Why I Returned My iPad, and How I Made Money Doing It

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I received a 32 GB Apple iPad 2 as a gift. It was beautiful. But it cost $729 (with 3G service). Gift or no gift, I can’t justify owning anything that costs $729, especially when I could return it and get a comparable tablet for much, much less. So I did.

I took the iPad back to the Apple store and spent the money on an Android tablet.

Sounds simple, but it wasn’t. After reading CNET’s Best Android Tablets review, testing out several in person, and reading more consumer reviews than I can count, I narrowed it down to three choices: keep the iPad, get a Samsung Galaxy Tab 10.1, or buy a Sony Tablet S.

I went with the Samsung Galaxy Tab 10.1. Here’s why…

1. Weight

  • Apple iPad 2: 1.33 pounds
  • Samsung Galaxy Tab 10.1: 1.24 pounds
  • Sony Tablet S: 1.30 pounds

Size matters – especially if you’re planning to carry your tablet around with you. Ultimately, I picked these three devices as finalists because they were thin and lightweight. When choosing a tablet, look for one that weighs 2 pounds or less. Otherwise, you might as well drag around a full-sized laptop or netbook.

2. Screen size

  • iPad 2: 9.7 inches
  • Galaxy Tab 10.1: 10.1 inches
  • Tablet S: 9.4 inches

Screen size is a matter of preference, but I look for the biggest size I can find without increasing the weight too much. A bigger screen is easier to view and causes less eye strain over time.

3. Storage capacity

  • iPad 2: 16 GB to 64 GB
  • Galaxy Tab 10.1: 16 GB
  • Tablet S: 32 GB

When deciding on storage capacity, consider what you plan to store on the tablet. In my case, I knew I’d only store a few apps, TV shows, photos, and MP3s. So 16 GB is more than enough storage space for basic needs like those. But if you plan to use the tablet for work, go 32 GB or 64 GB.

4. Camera

  • iPad 2: The iPad 2 has both front-facing and rear-facing video recorders but shoots videos at 720p and lacks quality for still shots, according to Wired.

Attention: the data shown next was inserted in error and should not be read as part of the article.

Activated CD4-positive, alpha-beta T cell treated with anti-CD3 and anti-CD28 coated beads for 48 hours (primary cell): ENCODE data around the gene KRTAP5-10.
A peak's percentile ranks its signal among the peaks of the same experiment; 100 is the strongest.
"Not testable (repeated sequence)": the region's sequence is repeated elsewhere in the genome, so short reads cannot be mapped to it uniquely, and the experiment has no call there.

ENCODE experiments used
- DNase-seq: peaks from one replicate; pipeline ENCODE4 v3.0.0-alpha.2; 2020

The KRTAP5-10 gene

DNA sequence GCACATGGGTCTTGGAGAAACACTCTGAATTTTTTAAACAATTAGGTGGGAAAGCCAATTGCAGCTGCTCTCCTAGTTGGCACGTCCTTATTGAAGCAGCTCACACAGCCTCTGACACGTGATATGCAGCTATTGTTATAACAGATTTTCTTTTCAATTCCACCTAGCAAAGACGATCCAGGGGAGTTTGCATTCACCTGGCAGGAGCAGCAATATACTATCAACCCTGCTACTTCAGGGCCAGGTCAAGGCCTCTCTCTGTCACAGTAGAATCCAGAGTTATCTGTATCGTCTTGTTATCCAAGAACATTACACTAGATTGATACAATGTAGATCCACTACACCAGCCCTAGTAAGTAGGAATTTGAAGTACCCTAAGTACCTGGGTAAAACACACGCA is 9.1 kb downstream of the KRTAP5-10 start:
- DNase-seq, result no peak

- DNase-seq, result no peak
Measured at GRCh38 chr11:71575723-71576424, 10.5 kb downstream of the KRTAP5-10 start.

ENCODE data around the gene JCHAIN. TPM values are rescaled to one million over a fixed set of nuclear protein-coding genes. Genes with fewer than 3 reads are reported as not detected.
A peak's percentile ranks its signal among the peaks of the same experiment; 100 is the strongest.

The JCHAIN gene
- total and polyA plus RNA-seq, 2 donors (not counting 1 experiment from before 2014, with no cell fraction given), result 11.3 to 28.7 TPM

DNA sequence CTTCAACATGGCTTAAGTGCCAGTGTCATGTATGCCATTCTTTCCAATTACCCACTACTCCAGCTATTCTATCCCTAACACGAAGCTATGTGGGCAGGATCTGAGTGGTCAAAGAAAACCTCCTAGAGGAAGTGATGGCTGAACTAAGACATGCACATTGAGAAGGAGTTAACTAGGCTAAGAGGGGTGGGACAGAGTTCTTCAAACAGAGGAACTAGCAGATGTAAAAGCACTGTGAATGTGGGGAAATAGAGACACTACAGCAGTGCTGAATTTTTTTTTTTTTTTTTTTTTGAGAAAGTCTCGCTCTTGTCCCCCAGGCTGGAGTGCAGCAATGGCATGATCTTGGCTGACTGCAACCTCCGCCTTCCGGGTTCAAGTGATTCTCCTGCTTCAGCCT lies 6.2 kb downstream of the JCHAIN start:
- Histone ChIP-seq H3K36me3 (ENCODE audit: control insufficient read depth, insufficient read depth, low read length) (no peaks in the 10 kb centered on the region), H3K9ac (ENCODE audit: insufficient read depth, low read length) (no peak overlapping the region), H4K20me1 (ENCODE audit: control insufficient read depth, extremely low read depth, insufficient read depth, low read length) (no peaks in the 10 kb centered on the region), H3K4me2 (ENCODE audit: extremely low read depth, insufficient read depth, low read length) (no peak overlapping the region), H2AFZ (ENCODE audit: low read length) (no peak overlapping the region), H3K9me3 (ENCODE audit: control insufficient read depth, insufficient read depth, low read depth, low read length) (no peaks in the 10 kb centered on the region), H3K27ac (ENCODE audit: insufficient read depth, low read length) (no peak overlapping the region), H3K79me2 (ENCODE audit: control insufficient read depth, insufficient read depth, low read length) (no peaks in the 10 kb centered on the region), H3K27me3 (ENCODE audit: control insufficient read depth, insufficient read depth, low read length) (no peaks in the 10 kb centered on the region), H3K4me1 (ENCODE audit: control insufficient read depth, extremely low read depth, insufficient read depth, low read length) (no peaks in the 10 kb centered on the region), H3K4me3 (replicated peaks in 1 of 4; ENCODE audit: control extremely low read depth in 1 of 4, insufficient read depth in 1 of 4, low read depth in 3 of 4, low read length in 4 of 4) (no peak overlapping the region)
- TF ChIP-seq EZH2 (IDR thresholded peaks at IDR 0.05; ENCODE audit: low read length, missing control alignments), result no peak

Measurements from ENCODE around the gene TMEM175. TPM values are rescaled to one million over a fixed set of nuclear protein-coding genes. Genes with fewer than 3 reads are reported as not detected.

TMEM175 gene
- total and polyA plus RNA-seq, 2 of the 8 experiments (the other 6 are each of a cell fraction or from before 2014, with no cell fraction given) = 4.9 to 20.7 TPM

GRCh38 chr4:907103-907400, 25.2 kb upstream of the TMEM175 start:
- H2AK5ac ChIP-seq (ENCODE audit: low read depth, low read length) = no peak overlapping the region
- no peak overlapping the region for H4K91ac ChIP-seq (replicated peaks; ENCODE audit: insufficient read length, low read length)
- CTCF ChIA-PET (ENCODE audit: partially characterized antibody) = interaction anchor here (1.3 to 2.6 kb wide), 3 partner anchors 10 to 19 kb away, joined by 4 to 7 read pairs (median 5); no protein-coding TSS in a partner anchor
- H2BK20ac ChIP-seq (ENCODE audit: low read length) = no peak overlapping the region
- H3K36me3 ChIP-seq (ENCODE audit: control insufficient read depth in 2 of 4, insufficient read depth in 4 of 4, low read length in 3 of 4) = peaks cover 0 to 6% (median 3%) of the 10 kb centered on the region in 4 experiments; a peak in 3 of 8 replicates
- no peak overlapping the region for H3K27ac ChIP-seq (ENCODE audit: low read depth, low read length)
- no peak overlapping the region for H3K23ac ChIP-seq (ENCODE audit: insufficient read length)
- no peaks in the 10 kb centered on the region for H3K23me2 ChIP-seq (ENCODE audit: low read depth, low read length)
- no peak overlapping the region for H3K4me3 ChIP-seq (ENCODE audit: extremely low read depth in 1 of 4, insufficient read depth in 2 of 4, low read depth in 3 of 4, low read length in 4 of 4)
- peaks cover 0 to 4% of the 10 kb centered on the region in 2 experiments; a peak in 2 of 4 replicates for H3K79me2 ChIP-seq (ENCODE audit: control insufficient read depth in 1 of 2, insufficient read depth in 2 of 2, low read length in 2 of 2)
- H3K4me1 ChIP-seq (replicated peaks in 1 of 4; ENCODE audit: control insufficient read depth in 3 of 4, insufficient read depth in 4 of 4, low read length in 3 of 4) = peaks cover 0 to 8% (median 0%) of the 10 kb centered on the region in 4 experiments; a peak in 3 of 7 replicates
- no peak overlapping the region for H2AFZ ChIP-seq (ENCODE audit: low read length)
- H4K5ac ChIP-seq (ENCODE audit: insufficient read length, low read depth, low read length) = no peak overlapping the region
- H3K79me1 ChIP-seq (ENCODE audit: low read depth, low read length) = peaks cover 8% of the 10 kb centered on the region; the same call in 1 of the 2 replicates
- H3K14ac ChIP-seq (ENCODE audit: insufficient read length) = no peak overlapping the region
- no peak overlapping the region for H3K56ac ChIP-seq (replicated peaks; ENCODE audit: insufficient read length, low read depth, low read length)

• Galaxy Tab 10.1: 3 megapixel back, 2 megapixel front-facing
  • Tablet S: 5 megapixel back, no front-facing

Most tablets don’t have high-quality cameras, but they do have some differences worth considering. For example, if you want recording capabilities, look for a tablet with a camcorder. If you want to do video chat, look for one with a front-facing camera.

5. Battery life

Battery life is something you shouldn’t compromise on if you plan to travel with your tablet. I get about 8 hours with the Samsung Galaxy Tab 10.1, which is enough to work on throughout the day.

6. Price

  • iPad 2: ranges from $499 to $829, depending on size and 3G connection
  • Galaxy Tab 10.1: ranges from $430 to $526, according to CNET
  • Tablet S: ranges from $469 to $599, according to CNET

All things considered, price was the biggest factor in my decision. I got my tablet for $430, but you find can one from $99 to $900.

After some waffling and a lot of grueling research, I ended up with a new tablet and $300 left over – which I spent on a new iPod. Hey, I don’t always hate on Apple!

Bottom line: For most people, tablets are more of a toy or a convenience device. I use mine during commuting, at coffee shops, and when I’m too lazy to fire up my laptop at home. It’s far from necessary. And $729 is just too much money to spend on something you won’t use that much, especially when you can get an Android tablet for much less. I don’t regret going with Android on this one.

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